Woman ‘sexually harassed’ by ex-Hartlepool MP says Labour failed to support her

·4 min read
<span>Photograph: Gary Calton/The Observer</span>
Photograph: Gary Calton/The Observer

A former Westminster staff member has accused Labour of abandoning her after she complained of being sexually assaulted and harassed by the party’s former MP for Hartlepool Mike Hill.

Known as Woman A, she told the Guardian that the party, under both Keir Starmer and Jeremy Corbyn, had shown no interest in her wellbeing for the past 18 months.

She also questioned why Hill, under a parliamentary scheme, was fully insured for legal costs while she had struggled to pay legal bills while sleeping on friends’ sofas.

Hill resigned as Labour MP for Hartlepool in March, sparking Thursday’s byelection and a victory for the Conservatives. Hill will face claims of sexual harassment and victimisation, which he denies, at an employment tribunal in central London on Monday.

In a statement sent through her barrister, Woman A said she was disappointed in the lack of care shown by Labour. She said no one from the party had contacted her about the case for the past 19 months.

“I was not at all well supported by the Labour party, who I feel owed me some duty of care. My complaints have been ignored by those who could have intervened. They have shown no interest in my wellbeing,” she said. “I have had to rely on my family and lawyers for a good deal of support … whereas I understand Mr Hill is fully insured for all legal costs and damages.”

In September 2019, while Corbyn was Labour leader, Hill was suspended from the party following an accusation of sexual assault and harassment from Woman A. Hill, 57, who is married, is alleged to have “sexually harassed and sexually assaulted” the woman on several occasions and over many months.

He was accused of “fondling her breasts, touching her bottom and pressing against her”. Hill said he “completely rejected” the allegations.

The woman, who became unhappy with Labour’s handling of her case, asked the party to suspend its investigations until a parliamentary inquiry by the independent complaints and grievance scheme (ICGS) was completed.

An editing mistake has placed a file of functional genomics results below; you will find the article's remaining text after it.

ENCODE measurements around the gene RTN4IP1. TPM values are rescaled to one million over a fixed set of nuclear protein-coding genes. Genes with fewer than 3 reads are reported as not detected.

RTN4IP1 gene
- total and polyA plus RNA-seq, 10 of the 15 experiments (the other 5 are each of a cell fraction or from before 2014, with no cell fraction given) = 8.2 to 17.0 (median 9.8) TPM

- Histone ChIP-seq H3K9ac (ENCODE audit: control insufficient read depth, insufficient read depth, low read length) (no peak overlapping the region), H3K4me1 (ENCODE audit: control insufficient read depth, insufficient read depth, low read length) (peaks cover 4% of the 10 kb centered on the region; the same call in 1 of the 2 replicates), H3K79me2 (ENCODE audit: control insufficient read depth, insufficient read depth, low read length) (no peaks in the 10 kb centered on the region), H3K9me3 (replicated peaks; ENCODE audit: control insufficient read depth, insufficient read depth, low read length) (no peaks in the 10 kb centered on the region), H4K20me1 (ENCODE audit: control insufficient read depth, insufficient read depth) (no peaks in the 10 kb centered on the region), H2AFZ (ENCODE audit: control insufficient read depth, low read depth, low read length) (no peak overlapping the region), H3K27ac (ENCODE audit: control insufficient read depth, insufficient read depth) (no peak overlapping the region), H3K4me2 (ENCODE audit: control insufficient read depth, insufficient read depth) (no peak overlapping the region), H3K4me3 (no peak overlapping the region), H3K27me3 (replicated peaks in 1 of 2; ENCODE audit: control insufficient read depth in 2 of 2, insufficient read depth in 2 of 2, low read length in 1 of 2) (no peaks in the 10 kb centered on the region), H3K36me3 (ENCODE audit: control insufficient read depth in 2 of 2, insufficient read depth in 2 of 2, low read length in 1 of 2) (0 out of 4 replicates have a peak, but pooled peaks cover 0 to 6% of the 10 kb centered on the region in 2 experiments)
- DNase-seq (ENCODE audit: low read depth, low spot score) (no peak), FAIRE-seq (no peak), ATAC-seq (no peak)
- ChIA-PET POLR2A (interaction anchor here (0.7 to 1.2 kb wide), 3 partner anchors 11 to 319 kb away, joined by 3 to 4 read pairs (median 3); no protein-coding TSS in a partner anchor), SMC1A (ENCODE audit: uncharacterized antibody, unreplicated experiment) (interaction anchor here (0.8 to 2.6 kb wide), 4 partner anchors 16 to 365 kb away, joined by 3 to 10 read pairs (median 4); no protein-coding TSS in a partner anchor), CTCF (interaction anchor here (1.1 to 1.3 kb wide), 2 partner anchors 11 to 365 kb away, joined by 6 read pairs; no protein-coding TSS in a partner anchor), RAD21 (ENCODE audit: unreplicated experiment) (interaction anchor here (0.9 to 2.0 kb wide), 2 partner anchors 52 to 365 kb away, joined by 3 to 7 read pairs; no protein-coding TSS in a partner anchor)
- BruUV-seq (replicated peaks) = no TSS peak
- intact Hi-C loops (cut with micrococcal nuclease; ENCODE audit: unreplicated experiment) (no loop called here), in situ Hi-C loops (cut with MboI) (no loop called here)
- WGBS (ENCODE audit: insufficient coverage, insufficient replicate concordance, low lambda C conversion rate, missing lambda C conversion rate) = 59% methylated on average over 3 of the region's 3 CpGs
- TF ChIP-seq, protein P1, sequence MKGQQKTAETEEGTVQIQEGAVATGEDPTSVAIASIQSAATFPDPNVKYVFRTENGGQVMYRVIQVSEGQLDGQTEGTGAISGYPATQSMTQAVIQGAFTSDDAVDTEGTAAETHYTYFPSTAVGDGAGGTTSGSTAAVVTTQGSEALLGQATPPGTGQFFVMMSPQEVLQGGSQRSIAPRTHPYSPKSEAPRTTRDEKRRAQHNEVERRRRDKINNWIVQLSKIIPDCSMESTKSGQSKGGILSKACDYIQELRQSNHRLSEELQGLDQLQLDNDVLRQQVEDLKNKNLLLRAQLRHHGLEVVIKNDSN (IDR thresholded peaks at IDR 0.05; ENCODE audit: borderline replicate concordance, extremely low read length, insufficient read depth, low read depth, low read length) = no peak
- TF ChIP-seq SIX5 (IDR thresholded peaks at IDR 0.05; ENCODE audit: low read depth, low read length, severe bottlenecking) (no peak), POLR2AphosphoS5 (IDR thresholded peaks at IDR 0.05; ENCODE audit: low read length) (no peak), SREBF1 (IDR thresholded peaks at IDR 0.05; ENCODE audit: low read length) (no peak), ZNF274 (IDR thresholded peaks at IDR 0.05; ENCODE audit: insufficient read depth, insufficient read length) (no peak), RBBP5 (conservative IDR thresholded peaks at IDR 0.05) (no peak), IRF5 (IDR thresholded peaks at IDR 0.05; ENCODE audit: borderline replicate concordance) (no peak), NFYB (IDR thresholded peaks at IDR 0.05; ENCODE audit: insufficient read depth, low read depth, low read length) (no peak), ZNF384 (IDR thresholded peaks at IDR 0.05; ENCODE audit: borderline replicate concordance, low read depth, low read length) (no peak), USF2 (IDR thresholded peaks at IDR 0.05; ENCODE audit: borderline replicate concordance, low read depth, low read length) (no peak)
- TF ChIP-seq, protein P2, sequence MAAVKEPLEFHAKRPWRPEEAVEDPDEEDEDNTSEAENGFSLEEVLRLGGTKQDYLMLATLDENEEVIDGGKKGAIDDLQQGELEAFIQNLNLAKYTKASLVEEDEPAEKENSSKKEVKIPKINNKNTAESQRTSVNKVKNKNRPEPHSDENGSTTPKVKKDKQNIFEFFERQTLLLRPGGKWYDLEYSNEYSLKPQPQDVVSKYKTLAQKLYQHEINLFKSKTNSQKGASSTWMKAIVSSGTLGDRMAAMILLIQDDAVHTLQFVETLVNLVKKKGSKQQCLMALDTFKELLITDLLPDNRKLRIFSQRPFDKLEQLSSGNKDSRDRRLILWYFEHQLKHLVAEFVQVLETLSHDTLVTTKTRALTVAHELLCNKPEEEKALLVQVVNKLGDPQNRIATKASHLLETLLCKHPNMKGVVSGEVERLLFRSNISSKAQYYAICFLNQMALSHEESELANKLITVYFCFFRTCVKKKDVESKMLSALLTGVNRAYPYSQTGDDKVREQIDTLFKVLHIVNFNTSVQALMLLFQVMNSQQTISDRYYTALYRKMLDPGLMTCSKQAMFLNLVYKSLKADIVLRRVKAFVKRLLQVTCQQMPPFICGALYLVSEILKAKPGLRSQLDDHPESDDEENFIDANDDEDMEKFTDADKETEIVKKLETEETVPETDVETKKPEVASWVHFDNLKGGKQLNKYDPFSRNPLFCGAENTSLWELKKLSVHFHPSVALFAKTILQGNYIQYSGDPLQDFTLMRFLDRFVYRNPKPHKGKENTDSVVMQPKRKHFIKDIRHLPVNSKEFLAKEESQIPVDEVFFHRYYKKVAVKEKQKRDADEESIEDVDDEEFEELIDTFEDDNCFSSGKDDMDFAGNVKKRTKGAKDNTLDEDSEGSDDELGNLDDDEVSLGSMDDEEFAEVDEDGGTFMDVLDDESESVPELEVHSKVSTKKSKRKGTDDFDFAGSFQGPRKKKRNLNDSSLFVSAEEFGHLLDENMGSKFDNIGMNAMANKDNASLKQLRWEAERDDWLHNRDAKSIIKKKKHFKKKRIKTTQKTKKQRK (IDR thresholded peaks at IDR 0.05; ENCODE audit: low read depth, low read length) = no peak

The party then decided to restore the whip to Hill and reports claimed that she had dropped the case. Woman A said she suspected that a misleading claim that she had dropped the case had been leaked to the media. “Despite reports in the media that I withdrew the complaint, I never did. I am very concerned that someone or somebody circulated that untruth,” she said.

Pursuing the case has caused the claimant hardship because she has not worked since, and has been at times homeless and forced to sleep on the sofas of friends and family.

“My main allegations against Mr Hill are sexual harassment including sexual assault, and victimisation, including dismissing me for making complaints about his sexual assault, all of which have had a significant adverse impact on my mental health,” Woman A said.

She claimed the alleged sexual assault had robbed her of confidence and self-respect. “My not being able to work has also exacted a huge personal cost, it is humiliating and distressing. Full-time work for me was not just a way to make a living, it was a way to participate and contribute to society, which I am unable to do,” she said.

The House of Commons provides all MPs with employers’ liability insurance, which can be used to cover legal expenses if a dispute arises with a member of staff. It covers instances where a staff member could make a compensation claim. Records published by the Independent Parliamentary Standards Authority show Hill was paid £2,000 expenses in January for “employment liability policy excess”.

Suzanne McKie QC, of Farore Law, which represents Woman A, said: “I am struck by the inequality of financial arms, which is unfortunately often the case with sexual harassment complaints.

“I am also struck, as a lifelong Labour party voter, by the complete lack of interest on the part of the Labour party in the last 18 months, and a total lack of communication. Those in a position of power could have offered support or mediation (on a neutral basis), but they have done nothing. Words mean nothing without action.”

The tribunal is set to begin on 10 May and is expected to be heard over eight days. Witnesses are believed to include a sitting MP and a number of staff members. It is understood that the conclusion of an ICGS inquiry into Hill will be disclosed at the hearing.

Parliament’s ICGS was set up in 2018 as a way of dealing with allegations of bullying, harassment and sexual misconduct in Westminster. A review of the ICGS system in January concluded there is “a perception amongst some that it is a stressful, isolating and very lengthy process”.

It is understood Labour is in the process of reviewing the party’s complaints and sexual harassment procedures.

A spokesperson said: “The Labour party has a zero tolerance approach to sexual harassment and we take all complaints of this nature extremely seriously.”

Neither Hill nor his solicitors BLM Law responded to a request for a comment.